# Efficient Deployment Design of Wireless Charging Electric Tram System with Battery Management Policy

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## Abstract

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## 1. Introduction

## 2. Literature Review

_{2}, people’s effort to develop the eco-friendly technology is getting bigger too. Between various eco-friendly resources, electric vehicles with wireless power transmission attract attention [10]. Therefore, there are researches to improve the power receiver technology [11], plans to set wireless charging infrastructure [12], or locate wireless charging lanes for vehicles that can maximize recharged electricity while maintaining small road congestion [13]. However, in order to apply wireless power transmission technology to transportation, it is necessary to transmit a large amount of electric power with high efficiency through a relatively large air-gap. Huh et al. presented a new inductive power transfer system (IPTS) for electric cars with a large air-gap and narrow rail width. They tested the efficiency of their proposed power transfer technology from 10 cm to 20 cm of air-gap and announced that maximum efficiency is 74% at 27 kW output [14]. Wang et al. described the theoretical and practical design issues associated with inductive power transfer systems, and verified the developed theory using a practical electric vehicle battery charger. They proposed a new approach to the design of the main resonant circuit, and the proposed method minimized the deviation of the design expectation due to phase or frequency shift [15]. Huang et al. proposed a hands-free inductive power transmission system for charging batteries in electric vehicles. They explained how to design a power regulator that can guarantee a high efficiency and continuous power flow even though the distance between the bottom of the vehicle and the charge pad may vary depending on the vehicle type [16]. The studies of wireless power transmission technology applied to electric trams are as follows. Fujii and Mizuma [17] analytically studied the characteristics of new electromagnetic devices with propulsion and non-contact power collection capabilities for future wireless trams. The devices they designed operate as linear motors or linear transformers, using finite element method (FEM) and special integral equations method (IEM) for analysis. Lee et al. [18] proposed wireless power transfer (WPT) as a way to effectively solve the energy supply problem of electric railway (ER). To develop such systems, design optimization has been described as a solution that optimizes objective functions (e.g., system mass, transfer efficiency and air-gap) while satisfying constraints such as electromagnetic field (EMF), magnetic saturation and induction. In this paper, an optimization framework for railway WPT system was developed by connecting optimization module and electromagnetic commercial software. In addition, because estimating the SOC (state of charge) of a battery is one of the important techniques in wireless charging electric trams, Miyamoto et al. [19,20] performed investigations about that subject.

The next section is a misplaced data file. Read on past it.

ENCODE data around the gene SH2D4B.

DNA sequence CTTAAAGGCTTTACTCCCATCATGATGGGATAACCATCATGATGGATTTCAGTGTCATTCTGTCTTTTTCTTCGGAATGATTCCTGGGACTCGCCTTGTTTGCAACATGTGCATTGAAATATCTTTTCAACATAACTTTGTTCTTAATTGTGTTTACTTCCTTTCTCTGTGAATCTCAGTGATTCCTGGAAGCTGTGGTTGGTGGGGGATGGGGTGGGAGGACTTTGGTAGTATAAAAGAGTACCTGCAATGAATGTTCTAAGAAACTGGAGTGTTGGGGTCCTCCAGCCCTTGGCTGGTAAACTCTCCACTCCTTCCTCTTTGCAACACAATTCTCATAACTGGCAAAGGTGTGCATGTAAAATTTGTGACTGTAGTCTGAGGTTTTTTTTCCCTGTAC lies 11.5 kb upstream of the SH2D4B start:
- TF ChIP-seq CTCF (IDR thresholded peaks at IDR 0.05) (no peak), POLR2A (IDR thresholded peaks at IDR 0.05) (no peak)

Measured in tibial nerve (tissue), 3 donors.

## 3. Problem Description

#### 3.1. Problem Statement

_{capa}, then the actual battery utilization area is between I

_{min}and I

_{max}[20,24]. As a result, the maximum battery capacity should be determined considering all those situations.

_{min}and I

_{max}, and even if the electric power is supplied by the regenerative braking and the wireless charging, the battery charging level cannot exceed I

_{max}. In this case, the supplied electricity cannot be charged, and it is lost. Therefore, when the wireless charging electric tram starts to operate in the first station, it is best to determine the target battery charging level, I

_{target}, as the optimal value between I

_{min}and I

_{max}. Then, it can prevent the loss of the electricity supplied by regenerative braking and wireless charging.

#### 3.2. Overall Procedure

#### 3.2.1. Data Collection

#### 3.2.2. Battery Consumption Calculation

#### 3.2.3. Optimal System Design